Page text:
I read recently that nothing will enter the public domain in 2013. This struck me, because so many of the books on my shelves are out of print books - quite a few abandoned by libraries. Republishing on the internet, for now, seems to save books from the forgetfulness of the library - always threatened by fires, as in Alexandria, or exile - as in the case of the Greeks forced to flee Constantinople.
Ricoeur has written in "Science and Ideology" that "nothing is more necessary today than to ... carry on with patience the endless work of distancing and renewing our historical substance". Similarly, Dupre writes, "While anxiously seeking a new wholeness we must carefully protect those fragments of meaning that we possess, knowing that they may be the bricks of a future synthesis."
In those words, I essentially see a message of εὐσέβεια - which includes respect of one's elders; or more specifically, 孝. (Similar cave.) This concept is arguably Eastern, though, even though it is contained in the fourth Commandment - visible most in "East Europe". We are wont to remember 睒子, how he was revived from accidental death thanks to his filial devotion. I am also reminded of Pliny the Younger's sentiment in Letters V: "It is a noble employment to rescue from oblivion those who deserve to be remembered."
The word "deserve" is key to the problem: many argue their parents don't "deserve" help, or that certain lessons "deserve" being passed down as legitimate experience.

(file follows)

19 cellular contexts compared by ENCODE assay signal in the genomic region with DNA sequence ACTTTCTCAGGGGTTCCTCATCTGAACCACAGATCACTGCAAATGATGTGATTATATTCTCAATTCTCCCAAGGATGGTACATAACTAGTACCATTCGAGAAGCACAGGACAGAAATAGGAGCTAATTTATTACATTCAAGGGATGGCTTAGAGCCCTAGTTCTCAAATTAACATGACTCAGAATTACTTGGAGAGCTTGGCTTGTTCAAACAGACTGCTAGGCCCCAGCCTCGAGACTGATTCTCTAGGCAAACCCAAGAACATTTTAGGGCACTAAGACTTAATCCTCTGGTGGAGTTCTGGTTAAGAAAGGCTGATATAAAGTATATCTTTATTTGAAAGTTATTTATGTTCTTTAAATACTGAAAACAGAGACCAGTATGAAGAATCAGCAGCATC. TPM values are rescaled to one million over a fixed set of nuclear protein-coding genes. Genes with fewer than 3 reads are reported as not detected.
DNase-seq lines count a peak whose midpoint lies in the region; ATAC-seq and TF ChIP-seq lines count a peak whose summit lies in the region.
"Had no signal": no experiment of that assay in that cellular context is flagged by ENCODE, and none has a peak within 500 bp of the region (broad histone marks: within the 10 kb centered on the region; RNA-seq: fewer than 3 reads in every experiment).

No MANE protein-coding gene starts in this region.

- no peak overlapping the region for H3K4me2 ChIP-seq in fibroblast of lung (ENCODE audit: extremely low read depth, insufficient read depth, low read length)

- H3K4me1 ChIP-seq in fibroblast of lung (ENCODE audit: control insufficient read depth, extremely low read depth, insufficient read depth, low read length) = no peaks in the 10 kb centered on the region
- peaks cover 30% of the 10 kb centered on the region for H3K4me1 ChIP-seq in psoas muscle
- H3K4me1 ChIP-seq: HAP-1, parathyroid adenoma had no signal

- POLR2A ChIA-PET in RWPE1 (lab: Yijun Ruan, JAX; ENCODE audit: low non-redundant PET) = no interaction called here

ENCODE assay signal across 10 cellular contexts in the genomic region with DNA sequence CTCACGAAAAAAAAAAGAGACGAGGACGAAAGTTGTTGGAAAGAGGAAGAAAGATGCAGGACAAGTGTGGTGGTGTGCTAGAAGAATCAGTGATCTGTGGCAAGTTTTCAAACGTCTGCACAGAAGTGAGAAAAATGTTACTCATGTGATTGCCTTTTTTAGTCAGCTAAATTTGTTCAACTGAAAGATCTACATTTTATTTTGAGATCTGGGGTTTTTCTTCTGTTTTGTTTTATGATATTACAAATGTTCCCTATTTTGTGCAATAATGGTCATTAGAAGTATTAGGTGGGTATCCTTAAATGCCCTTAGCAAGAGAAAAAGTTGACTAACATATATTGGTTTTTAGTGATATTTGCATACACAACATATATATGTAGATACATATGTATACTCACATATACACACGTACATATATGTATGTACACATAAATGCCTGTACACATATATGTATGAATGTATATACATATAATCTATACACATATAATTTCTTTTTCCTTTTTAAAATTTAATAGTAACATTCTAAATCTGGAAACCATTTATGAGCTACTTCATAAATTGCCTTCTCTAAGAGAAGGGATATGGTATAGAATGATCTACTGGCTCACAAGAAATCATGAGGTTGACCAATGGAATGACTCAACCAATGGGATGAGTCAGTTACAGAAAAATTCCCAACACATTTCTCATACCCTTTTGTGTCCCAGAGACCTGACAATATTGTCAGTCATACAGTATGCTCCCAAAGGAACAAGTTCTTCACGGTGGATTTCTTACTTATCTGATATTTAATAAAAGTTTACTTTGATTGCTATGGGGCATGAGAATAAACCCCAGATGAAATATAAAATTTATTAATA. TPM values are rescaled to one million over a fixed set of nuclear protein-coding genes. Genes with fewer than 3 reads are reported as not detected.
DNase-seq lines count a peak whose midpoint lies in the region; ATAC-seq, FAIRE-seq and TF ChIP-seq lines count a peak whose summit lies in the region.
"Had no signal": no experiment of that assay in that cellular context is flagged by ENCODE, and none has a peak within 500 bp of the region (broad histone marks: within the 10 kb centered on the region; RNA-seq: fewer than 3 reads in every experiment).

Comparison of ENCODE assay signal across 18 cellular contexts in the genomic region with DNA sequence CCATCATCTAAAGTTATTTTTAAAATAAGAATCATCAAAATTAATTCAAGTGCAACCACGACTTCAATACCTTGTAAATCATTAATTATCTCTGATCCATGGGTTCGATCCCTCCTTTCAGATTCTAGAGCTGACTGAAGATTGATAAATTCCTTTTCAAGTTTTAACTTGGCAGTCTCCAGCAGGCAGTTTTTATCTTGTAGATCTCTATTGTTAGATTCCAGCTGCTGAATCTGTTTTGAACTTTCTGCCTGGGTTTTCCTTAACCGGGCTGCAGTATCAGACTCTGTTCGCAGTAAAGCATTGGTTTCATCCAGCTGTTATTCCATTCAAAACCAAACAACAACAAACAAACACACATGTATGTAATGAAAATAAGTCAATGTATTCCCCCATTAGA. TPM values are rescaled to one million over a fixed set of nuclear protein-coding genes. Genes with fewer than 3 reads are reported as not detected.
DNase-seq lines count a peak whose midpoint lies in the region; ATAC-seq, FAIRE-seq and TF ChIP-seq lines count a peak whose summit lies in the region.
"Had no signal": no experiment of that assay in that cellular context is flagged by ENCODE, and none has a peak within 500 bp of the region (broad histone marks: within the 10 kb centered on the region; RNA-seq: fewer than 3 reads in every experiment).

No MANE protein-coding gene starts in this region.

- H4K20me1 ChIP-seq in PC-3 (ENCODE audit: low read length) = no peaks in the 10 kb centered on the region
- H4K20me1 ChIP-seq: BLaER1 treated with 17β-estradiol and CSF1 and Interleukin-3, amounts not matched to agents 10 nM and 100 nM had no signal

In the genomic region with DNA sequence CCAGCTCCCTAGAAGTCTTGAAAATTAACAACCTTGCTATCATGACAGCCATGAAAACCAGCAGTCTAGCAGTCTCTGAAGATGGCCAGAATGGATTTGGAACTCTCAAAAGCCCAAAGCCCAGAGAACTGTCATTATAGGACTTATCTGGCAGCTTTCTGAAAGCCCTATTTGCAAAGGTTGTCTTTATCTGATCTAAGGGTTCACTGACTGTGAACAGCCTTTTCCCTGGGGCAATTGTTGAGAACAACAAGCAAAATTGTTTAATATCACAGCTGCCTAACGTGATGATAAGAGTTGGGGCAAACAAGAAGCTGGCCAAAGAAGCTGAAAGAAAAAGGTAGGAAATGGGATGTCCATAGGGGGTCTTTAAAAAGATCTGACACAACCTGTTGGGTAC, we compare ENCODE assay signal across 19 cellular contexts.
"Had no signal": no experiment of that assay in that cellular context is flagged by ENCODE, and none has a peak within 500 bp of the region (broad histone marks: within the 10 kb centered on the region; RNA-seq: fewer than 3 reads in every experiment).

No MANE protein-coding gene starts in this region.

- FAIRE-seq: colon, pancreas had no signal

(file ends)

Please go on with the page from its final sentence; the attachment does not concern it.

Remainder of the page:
I get concerned by such things because I crave the larger context of historical depth - as a child, I pestered the parents for stories about "when they were young". One may dream for the world over a century ago, Coca Cola free. What was it like to daydream before the advent of the train, the automobile? "The thing is worth what it CAN do for you, not what you think it can... Petroleum cannot possibly be in a hurry to arrive anywhere". It is this desire to travel out of oneself and things that looking back may afford.
And yet, there is a science above this; that the past is not to be worshiped in and of itself: how quickly this approach turns into hypocrisy (18,19).
And if valuable books, or sections of them, disappear - as they do, I prefer to think of the universe, the contemplation of which leads us back to the production of those books to begin with: "Is not the space between heaven and earth like a bellows? It is empty without being exhausted: The more it works the more comes out. Much speech leads inevitably to silence. Better to hold fast to the void" (5).
Perhaps knowledge must be lost, to reconnect man with that emptiness: gaps, lacunae. Even if something is the truth, if spoken at the wrong time: "The ill-timed admonition hardens the heart and the good resolution, taken when it is sure to be broken, becomes macadamised into pavement for the abyss," writes Maxwell.